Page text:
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Sanford airport selects Crotty & Zyscovich to lead economic development vision

Sanford airport selects Crotty & Zyscovich to lead economic development vision
Orlando Sanford International Airport covers 3,000 acres. (SAA)

Former Orange County Mayor Rich Crotty is part of a team that Sanford airport leaders hope will create a vision for developing nearly 500 acres around the Orlando Sanford International Airport.

The Sanford Airport Authority (SAA) selected Zyscovich Architects via its Winter Park office last week as the top choice to provide commercial real estate and land development services. The firm was ranked highest from a field of four companies that submitted information as part of a Request for Qualifications (RFQ) from September.

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Sanford Airport President Diane Crews and SAA Chairman Frank Ioppollo will now negotiate with Zyscovich to create a contract that the full SAA board is expected to consider at its February meeting.

Although a formal contract has not been inked, Ioppollo spoke highly of Crotty's presence on the Zyscovich team, and that Crotty's experience in creating Innovation Way and Medical City at Lake Nona could benefit the SAA.

"Right now, the Sanford airport is a happy accident," Ioppollo told GrowthSpotter. "We've got a lot of great things happening, but there has been no overriding vision on the real estate side of what the maximum potential of this airport could be. Rich Crotty and the team Zyscovich has assembled provide us with a lot of experience on how to do that."

Since leaving elected office, Crotty has provided consulting services on economic development and government relations issues to private and public entities through his company, Richard Crotty Consulting Group. He said his role on the Zyscovich team would be to figure out how the Sanford airport land fits in the broader economic community.

"What's in the local economy we can use to leverage or augment economic development in the Sanford area?" Crotty asked rhetorically. "For example, are there connections that can be made to UCF or some of the other institutions in the region? A lot of this will be blue-sky thinking, as opposed to let's put a hotel here or a gas station over there."

Ultimately, Ioppollo said Zyscovich was ranked highest by board members because they believed the team's background provided the best opportunity to convert airport land into an economic engine.

"This isn't about real estate transactions. We didn't need an RFQ process to select a firm to help us do deals," he said. "This process was  about creating a vision for how we bring high-value companies and industries to this community so they can create good jobs and spin-off business for Sanford and Seminole County. If we get the vision right, the real estate transactions will come."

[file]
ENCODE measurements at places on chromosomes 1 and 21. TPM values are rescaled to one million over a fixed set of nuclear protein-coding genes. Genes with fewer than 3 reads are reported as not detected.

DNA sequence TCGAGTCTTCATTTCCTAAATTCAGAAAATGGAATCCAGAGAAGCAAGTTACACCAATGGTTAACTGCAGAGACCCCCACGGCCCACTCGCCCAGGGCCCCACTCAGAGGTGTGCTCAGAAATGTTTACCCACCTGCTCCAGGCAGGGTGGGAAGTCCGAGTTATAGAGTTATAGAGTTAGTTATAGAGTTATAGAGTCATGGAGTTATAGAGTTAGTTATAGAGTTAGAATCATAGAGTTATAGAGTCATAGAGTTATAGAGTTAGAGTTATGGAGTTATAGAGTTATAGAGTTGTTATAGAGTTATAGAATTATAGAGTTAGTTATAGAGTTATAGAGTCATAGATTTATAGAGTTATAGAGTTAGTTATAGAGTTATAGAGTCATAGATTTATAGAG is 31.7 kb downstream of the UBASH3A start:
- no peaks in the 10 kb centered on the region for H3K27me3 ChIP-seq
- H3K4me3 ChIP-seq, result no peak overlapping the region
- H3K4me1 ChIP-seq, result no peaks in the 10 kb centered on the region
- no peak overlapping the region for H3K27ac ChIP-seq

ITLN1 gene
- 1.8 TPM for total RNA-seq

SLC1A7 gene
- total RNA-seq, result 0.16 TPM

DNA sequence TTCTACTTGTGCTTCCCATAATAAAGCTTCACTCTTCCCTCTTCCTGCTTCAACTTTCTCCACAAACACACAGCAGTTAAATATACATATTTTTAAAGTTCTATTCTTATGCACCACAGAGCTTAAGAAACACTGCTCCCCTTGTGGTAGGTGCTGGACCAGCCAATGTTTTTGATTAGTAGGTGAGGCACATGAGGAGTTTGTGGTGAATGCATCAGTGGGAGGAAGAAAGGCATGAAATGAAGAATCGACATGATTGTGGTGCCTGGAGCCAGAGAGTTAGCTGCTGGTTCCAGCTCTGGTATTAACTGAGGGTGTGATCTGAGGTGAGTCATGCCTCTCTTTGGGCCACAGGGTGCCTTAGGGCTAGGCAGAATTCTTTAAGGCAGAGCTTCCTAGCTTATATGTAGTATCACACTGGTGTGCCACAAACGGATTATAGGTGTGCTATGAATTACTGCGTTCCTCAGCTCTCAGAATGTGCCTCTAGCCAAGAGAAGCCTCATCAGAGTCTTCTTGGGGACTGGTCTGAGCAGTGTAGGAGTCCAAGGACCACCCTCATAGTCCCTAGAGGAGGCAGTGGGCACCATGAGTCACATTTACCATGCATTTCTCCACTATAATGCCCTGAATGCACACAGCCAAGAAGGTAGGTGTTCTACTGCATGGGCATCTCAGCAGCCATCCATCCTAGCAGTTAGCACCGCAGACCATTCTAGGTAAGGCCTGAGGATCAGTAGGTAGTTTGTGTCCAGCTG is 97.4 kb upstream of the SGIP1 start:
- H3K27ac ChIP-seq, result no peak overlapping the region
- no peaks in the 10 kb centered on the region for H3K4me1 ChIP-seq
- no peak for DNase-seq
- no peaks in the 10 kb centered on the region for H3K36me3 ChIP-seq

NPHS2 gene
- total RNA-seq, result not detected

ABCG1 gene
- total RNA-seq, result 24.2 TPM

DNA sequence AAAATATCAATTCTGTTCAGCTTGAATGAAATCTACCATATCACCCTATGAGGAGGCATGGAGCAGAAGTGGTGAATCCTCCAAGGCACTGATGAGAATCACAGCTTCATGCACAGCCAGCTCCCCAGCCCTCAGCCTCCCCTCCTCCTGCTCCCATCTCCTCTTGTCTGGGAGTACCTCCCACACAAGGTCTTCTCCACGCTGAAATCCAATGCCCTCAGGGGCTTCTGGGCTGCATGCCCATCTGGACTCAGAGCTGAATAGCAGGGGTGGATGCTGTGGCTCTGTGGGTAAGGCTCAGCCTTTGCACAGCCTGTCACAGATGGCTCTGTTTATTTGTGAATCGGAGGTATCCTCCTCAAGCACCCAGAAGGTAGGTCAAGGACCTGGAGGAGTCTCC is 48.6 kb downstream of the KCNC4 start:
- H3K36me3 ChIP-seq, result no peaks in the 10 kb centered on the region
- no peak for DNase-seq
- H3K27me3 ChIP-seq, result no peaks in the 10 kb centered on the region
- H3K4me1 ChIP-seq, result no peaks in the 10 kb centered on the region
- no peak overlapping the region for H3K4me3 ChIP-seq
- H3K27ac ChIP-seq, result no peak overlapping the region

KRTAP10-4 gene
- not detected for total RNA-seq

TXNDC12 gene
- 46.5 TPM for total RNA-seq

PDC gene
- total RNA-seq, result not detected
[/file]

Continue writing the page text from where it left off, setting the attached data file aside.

No timetable has been established on when Zyscovich would provide its vision for the airport real estate. If the board and the company agree to a contract, those details will be spelled out.

Ioppollo expects the first order of business for Zyscovich would be "marshaling the resources" of airport staff, board members, local elected officials, nearby property owners and residents.

The selection of Zyscovich is the culmination of a four-month process that GrowthSpotter first reported in September, though board members began discussing their vision of the airport's property more than a year ago.

About eight companies initially inquired about the RFQ, though only four submitted proposals, in part because the RFQ required some specialized skills.

For instance, because all development at the airport is subject to regulation by the Federal Aviation Administration, companies needed experience in public-private partnerships. Not only does the FAA impose height restrictions, regulations prevent the airport from selling land, so all development requires ground leases with the airport authority.

Zyscovich has experience working on and around airports, and developed the airport in Bogota, Colombia. The other three firms with RFQ submissions were:

-- BPRH, a Melbourne-based architectural and engineering company with vast experience in the space industry. As with most of the firms submitting proposals, BPRH partnered with real estate and financial experts to provide a broad base of experience;

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-- NAI Realvest, a long-time Central Florida real estate firm based in Longwood. The company is affiliated with NAI Global, an international commercial real estate company;

-- Foundry Commercial LLC, an Orlando-based company. The firm was formerly known as CNL Commercial Real Estate. Parent company CNL Financial Group Inc. sold its stake in the real estate company in September 2015.

Have a tip about Central Florida development? Contact me at gnip@me.com. Follow GrowthSpotter on Facebook, Twitter and LinkedIn.

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